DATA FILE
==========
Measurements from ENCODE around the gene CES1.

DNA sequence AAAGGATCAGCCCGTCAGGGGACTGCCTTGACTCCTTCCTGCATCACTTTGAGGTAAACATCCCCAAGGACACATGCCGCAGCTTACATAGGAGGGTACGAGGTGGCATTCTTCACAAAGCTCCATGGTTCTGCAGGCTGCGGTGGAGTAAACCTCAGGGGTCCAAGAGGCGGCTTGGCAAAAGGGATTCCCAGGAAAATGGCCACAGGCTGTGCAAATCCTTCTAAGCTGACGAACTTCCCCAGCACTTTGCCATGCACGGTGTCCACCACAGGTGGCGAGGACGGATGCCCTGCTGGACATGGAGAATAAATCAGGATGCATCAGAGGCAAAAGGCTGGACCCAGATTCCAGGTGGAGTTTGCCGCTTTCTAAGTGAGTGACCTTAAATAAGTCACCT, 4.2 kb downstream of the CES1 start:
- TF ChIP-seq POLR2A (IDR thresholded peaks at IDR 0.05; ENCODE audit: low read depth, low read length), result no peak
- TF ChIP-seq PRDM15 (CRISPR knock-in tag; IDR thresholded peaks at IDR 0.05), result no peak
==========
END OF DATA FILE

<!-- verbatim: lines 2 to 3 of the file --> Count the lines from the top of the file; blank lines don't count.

DNA sequence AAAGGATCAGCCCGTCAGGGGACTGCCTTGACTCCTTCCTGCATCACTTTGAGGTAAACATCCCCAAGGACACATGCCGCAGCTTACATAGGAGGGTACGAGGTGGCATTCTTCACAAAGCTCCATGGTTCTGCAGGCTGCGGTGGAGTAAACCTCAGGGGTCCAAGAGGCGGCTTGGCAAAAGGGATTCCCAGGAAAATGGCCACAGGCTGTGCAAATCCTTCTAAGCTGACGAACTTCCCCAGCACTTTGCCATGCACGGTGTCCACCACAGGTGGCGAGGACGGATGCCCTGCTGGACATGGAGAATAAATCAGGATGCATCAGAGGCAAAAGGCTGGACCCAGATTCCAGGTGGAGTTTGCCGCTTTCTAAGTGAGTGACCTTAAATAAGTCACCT, 4.2 kb downstream of the CES1 start:
- TF ChIP-seq POLR2A (IDR thresholded peaks at IDR 0.05; ENCODE audit: low read depth, low read length), result no peak